Representing amateur archaeology
A major task would be to represent amateur archaeology to other bodies. Firstly, perhaps the government. What is the role of the government in archaeology? Yes, government control is needed: but what are the limits? Do they go too far? Are too many monuments and historic buildings being listed? And are the regulations too stiff? In an historic building, should it be permissible to replace a cast iron drainpipe with plastic when the plastic is only a tenth of the cost and the difference is invisible unless you come up within three feet of the offending downpipe? And the regulations for carrying out an excavation on a scheduled monument – the so-called MAP 3 – are ridiculously bureaucratic. Should not a local society be allowed to put a trench across the defences of an Iron Age hillfort with an application covering not more than one side of an A4 sheet? What indeed is the role of Historic England apart from administering the law? How far should they be a funder of last resort, funding the writing up of excavations which are long since dead, or conserving finds which are discovered unexpectedly? On the other hand, should they not refrain from doing their own research?
Local government also needs to be monitored. Local government archaeology officers vary considerably in their attitude towards local societies. Some are very friendly and go out of their way to support: others are hostile. The relationship needs to be sorted out. Local government archaeology officers are currently feeling rather harassed: their numbers have been reduced by the cuts to local government and they tend to protect themselves by being over bureaucratic: surely they would be wise to cultivate good relations with the local amateur archaeologists?
It would also be important to keep an eye on the CIfA, the Chartered Institute for Archaeologists, the professionals’ trade union. This has been a big success and much of what they do is of great benefit to archaeology generally. But there is always a danger with professional bodies that they seek to establish a monopoly and it would be important to see that they do not overstep the bounds, and forget the benefits of amateur archaeology.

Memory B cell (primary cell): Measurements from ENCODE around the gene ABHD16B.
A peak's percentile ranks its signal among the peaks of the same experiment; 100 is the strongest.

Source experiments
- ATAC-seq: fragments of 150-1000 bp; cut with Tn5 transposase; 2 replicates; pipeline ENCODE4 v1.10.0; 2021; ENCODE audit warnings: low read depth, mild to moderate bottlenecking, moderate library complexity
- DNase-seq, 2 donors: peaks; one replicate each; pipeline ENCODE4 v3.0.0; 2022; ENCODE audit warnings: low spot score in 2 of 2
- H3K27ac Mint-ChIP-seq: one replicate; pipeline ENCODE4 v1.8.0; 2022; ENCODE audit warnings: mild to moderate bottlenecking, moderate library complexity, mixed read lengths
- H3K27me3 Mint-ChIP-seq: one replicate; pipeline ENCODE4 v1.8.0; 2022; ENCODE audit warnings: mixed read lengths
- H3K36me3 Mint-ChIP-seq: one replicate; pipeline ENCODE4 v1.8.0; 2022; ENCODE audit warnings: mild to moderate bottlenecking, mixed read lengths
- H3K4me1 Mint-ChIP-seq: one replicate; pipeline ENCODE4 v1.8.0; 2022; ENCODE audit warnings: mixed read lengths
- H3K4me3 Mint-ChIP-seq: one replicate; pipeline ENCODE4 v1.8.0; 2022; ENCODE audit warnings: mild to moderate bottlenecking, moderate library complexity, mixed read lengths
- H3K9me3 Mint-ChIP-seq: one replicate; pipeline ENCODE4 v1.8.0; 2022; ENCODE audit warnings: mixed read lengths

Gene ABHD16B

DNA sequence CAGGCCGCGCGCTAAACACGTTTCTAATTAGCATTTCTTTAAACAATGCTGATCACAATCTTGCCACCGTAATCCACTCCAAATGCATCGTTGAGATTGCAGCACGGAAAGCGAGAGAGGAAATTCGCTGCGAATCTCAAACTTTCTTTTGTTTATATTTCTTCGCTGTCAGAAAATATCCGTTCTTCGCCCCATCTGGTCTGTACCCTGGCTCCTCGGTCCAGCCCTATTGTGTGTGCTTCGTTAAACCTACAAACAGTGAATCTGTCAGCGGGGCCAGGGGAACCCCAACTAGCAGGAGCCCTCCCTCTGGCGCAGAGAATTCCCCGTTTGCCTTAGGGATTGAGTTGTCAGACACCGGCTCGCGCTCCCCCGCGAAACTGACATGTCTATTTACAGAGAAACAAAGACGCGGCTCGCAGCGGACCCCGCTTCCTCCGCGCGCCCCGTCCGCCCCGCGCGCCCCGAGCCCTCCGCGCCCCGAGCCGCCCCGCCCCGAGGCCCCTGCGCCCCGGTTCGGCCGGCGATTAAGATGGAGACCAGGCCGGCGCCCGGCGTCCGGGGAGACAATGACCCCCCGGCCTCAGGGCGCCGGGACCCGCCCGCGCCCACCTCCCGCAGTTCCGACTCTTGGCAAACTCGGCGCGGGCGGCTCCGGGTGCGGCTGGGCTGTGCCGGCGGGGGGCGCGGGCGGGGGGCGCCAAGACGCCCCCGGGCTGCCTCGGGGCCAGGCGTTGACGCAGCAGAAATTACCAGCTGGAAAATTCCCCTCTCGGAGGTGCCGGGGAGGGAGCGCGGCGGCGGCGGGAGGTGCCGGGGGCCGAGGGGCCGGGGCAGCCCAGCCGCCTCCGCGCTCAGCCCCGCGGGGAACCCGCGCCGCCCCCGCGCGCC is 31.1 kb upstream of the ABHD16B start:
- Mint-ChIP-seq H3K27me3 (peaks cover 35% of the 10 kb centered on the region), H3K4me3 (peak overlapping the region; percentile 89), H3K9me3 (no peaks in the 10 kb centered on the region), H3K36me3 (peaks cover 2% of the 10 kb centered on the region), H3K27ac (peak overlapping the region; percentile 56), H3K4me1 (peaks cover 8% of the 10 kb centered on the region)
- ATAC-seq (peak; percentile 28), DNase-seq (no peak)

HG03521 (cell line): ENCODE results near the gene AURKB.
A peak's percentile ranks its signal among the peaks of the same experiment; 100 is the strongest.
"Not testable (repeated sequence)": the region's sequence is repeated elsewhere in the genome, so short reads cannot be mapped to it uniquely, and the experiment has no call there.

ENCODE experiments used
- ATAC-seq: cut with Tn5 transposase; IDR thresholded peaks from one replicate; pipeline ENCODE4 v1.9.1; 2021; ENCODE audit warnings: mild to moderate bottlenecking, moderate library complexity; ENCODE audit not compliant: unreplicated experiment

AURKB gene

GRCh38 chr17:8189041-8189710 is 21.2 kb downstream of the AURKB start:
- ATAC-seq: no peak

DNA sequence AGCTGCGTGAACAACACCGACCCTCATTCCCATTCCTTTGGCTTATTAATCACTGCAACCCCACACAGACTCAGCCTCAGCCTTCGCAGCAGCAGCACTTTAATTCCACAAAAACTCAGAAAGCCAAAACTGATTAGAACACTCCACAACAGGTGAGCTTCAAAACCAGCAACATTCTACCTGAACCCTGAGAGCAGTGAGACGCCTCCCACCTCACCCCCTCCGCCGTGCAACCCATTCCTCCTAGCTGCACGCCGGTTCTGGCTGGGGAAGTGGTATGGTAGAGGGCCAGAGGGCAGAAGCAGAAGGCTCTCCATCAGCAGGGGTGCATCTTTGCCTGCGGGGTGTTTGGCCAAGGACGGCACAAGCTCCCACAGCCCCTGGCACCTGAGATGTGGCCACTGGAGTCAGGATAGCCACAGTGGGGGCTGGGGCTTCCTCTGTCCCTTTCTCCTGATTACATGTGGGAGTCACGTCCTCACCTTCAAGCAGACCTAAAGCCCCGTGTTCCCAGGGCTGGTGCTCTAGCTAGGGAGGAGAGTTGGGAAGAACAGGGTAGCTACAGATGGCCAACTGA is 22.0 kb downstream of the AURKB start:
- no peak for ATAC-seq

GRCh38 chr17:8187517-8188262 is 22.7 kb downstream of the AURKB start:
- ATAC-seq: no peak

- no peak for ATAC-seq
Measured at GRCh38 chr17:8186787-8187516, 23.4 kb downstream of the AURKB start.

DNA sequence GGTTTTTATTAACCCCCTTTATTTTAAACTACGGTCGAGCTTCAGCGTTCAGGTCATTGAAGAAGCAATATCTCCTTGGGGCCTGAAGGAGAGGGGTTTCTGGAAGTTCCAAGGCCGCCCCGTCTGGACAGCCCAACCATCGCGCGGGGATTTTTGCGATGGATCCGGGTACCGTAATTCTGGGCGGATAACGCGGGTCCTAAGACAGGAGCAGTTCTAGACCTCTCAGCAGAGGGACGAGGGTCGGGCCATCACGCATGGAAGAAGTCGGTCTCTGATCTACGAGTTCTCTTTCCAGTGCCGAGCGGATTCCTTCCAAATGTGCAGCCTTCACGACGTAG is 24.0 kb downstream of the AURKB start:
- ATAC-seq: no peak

In particular, it needs to be emphasised that there is a difference between amateur standards and professional standards. Professional standards, once one strips out the highfalutin guff, really come down to the problem of low balling, the danger that units quote low prices to get the job and that as a result, their standards slip. All professional excavations are done to the constraints of time and money. Amateur standards are different. The main problem with amateurs is that they lack confidence and dig too slowly, and as a result lose sight of the overall picture.
And there is the Council for British Archaeology, an admirable body currently suffering from a gradual withdrawal of its government grant, but flourishing strongly in many regions. But they suffer from a remit to represent the whole of archaeology, and since the biggest part of archaeology is professional archaeology they do not always shout loudly enough on behalf of the amateur archaeologists. They always tend to be in favour of more government intervention, when sometimes the problem is that the government interferes too much.
At the other extreme we should note the success of the treasure hunters – the metal-detectorists who have presented their case to the government so effectively, that ministers tend to be under the illusion that treasure hunters are in fact amateur archaeologists.